26 July 2006
by Tamer El-Ghobashy
With their supplies of food and medicine being quickly consumed, volunteers tending to the thousands of displaced Lebanese welcomed United States' promise of US$30 million in humanitarian aid yesterday. But what they'd really like from the Bush administration is pressure on Israel for a ceasefire.
"We can endure this for a little longer, but for the children it is impossible," said Hanan Daher, 18, who sought relief from a blazing sun under the shade of a tree in Samayeh public park, which has become one of the largest temporary shelters.
Her 3-year-old sister, Meriem, lay in her lap, moving only to swat a fly from her face or hair. Meriem, who normally drives her sister crazy with chitchat, hasn't spoken a word since she and her family fled their southern Lebanon town after a neighbor's house was flattened by a bomb six days ago.
"What we really want is for this terror to stop," Daher said. "We are civilians, not fighters."
About 400 people who now live in the park rely on a group of energetic volunteers for food and medicine. Yesterday, children swarmed a relief worker who handed out juice boxes and chips. Nearly half walked away empty-handed.
The people in the park were just a fraction of the 750,000 Lebanese who have fled their homes since the fighting began nearly two weeks ago.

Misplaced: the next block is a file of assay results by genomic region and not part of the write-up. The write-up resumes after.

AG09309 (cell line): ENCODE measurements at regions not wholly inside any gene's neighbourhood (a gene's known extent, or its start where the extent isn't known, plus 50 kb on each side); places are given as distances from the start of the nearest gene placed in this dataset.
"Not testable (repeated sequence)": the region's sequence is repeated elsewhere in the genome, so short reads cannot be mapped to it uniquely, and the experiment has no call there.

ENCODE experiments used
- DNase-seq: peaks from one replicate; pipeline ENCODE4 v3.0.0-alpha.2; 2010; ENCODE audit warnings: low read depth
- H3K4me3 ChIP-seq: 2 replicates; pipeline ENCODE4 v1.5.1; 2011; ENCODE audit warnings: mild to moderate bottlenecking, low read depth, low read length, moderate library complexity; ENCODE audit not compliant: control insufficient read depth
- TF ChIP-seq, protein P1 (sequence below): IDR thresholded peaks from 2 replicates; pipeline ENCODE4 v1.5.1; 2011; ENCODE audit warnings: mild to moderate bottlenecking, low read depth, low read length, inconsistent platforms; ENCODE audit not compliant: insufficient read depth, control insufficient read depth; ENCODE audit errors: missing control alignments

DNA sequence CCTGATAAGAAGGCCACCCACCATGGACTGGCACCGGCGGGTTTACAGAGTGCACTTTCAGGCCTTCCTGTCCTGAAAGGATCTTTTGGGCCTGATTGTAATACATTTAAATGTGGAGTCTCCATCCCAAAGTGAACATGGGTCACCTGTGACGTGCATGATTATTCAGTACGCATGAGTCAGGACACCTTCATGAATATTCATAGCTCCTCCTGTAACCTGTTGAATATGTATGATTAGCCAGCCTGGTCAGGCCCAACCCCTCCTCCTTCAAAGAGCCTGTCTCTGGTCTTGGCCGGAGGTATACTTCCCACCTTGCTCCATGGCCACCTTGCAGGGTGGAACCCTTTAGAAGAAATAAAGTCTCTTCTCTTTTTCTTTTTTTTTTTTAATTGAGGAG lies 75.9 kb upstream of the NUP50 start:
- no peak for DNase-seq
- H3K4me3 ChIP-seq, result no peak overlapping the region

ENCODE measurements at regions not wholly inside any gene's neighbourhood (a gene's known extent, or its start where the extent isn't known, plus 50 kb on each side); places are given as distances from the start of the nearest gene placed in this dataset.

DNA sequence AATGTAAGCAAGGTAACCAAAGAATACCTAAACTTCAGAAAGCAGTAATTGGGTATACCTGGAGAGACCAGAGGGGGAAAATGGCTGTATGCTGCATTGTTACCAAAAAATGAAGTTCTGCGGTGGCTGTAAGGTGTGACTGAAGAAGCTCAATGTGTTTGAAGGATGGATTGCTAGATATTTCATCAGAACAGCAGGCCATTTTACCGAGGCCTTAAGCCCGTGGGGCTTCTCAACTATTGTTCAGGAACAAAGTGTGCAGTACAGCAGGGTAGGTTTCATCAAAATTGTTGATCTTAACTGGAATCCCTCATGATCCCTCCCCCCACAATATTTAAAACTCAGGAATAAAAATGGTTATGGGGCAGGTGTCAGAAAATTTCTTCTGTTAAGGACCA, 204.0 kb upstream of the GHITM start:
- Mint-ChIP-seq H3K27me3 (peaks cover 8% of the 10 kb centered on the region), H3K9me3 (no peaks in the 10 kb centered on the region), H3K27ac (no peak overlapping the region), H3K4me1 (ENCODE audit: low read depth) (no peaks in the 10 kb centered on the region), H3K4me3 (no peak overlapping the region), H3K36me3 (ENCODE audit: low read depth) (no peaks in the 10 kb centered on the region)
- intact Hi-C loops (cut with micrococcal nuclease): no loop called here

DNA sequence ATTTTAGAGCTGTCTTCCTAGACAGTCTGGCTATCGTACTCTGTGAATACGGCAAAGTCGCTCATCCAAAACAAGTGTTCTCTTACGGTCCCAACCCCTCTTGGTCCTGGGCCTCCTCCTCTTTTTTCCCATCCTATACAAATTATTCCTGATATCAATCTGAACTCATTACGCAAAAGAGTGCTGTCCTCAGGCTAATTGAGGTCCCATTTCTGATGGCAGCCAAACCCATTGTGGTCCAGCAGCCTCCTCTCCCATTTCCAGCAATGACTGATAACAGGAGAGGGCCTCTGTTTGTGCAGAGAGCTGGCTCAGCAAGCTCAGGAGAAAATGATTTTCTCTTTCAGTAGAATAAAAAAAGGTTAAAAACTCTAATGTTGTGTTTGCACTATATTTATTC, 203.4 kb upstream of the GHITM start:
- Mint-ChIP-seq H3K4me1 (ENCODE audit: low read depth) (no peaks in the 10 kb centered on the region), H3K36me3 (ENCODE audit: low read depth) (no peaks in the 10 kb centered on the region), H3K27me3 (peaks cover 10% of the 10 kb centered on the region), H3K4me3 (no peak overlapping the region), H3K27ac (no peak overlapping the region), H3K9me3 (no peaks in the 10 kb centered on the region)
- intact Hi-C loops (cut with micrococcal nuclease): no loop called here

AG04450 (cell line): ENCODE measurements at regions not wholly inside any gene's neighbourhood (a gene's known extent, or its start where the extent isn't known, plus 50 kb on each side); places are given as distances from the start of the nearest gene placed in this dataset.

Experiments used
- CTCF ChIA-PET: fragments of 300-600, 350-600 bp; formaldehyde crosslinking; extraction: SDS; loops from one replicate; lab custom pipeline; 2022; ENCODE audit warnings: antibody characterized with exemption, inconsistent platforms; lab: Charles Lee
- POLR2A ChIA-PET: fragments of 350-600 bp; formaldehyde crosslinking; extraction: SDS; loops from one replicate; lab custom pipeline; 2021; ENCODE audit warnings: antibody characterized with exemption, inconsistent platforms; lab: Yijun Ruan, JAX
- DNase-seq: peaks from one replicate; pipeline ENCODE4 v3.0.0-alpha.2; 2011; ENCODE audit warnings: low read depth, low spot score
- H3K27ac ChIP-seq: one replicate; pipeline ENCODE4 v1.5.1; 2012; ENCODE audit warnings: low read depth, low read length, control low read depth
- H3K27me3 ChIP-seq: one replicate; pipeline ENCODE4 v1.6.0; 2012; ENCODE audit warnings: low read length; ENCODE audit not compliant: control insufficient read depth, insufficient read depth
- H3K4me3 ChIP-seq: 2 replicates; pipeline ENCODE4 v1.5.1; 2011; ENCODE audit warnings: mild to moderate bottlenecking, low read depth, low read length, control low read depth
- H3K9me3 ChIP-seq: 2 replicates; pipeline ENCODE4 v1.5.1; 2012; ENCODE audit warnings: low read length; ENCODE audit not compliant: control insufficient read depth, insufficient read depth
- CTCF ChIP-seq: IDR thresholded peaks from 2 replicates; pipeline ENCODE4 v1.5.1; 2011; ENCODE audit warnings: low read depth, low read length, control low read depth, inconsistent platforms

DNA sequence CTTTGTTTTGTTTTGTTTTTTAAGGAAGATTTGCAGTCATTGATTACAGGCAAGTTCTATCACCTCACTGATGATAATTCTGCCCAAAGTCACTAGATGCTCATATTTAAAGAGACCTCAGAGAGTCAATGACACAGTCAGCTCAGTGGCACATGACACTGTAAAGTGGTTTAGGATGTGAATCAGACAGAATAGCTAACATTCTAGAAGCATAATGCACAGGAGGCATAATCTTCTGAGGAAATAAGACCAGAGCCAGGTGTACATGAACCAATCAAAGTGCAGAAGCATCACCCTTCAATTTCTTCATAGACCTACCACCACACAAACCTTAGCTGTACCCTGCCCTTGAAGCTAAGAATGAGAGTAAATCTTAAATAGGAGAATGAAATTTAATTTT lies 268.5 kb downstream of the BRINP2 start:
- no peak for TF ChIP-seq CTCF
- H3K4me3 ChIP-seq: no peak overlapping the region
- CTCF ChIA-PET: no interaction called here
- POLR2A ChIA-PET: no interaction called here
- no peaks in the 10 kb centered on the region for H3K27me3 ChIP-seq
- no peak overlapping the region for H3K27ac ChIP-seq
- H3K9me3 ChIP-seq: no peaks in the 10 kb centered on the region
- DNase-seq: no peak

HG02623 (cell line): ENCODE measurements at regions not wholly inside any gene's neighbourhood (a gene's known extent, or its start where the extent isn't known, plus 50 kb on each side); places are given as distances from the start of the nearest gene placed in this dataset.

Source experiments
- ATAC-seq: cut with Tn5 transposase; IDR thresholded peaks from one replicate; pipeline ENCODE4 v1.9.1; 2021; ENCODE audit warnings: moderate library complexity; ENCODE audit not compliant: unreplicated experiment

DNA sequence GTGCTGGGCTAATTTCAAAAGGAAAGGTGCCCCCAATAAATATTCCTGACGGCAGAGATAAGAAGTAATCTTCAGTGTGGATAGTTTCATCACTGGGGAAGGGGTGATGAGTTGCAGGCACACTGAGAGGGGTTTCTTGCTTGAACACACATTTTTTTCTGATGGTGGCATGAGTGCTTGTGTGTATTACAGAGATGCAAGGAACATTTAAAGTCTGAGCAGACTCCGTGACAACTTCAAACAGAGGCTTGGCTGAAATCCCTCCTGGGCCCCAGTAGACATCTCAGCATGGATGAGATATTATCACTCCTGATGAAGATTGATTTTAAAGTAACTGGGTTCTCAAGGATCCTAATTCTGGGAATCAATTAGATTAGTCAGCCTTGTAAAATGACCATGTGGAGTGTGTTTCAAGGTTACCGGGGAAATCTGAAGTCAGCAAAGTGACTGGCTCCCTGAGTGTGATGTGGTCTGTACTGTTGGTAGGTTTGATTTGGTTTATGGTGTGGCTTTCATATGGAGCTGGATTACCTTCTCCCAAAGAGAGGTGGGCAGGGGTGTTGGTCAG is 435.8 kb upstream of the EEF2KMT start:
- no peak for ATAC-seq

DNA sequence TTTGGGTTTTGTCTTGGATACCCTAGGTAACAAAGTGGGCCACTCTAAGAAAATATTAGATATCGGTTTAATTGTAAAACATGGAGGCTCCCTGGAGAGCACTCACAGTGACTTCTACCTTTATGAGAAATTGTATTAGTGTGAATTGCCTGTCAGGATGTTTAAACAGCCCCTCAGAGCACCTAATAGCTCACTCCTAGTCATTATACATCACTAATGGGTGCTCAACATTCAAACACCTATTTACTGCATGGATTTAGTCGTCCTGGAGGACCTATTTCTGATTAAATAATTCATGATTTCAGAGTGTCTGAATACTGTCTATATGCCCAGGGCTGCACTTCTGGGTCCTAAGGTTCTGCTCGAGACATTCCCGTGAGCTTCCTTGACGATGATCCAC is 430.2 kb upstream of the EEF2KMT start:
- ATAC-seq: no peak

The volunteers tending to the refugees said they have been relying on public and private donations to keep the relief going. Their supplies are being strained by the unending stream of people arriving every day.
"We hope that we can sustain this for weeks and months if we need to," said volunteer Sarjoun Kantar, 23. "But the hope is that we won't need to."
At the Amilieh School in Beirut, about 1,000 people have moved into classrooms and hallways.
The school's principal, Mohamad Taha, said a ceasefire would surely stem the humanitarian crises that dwindling supplies could trigger. But even then, there is a massive logistical problem.
"I've already taken into account that even if there is a ceasefire today, we would have to keep the center running for at least a week or 10 days," said Taha, who has taken on the role of the camp's administrator. "Most of these people don't have homes anymore."
Those at the school complained less of their day-to-day discomfort as much as having to languish without knowing when the fighting will end. But there was no question as to where their loyalty and anger lie.
"Bush's democracy has the blood of children on its hands," said Rabab, a 36-year-old from Majdal Zoon, a Hezbollah stronghold known locally as the Village of the Martyrs. "We are prepared to be [at the refugee centers] for months as long as our pride is preserved. Hezbollah is fighting for the pride of our nation."
Hussein Salman, 21, said his uncle and his cousin died fighting the Israeli forces.
"Losing my home does not hurt as much as losing my relatives," he said. "But they died resisting, and that gives me a lot of the strength I have during this difficult time.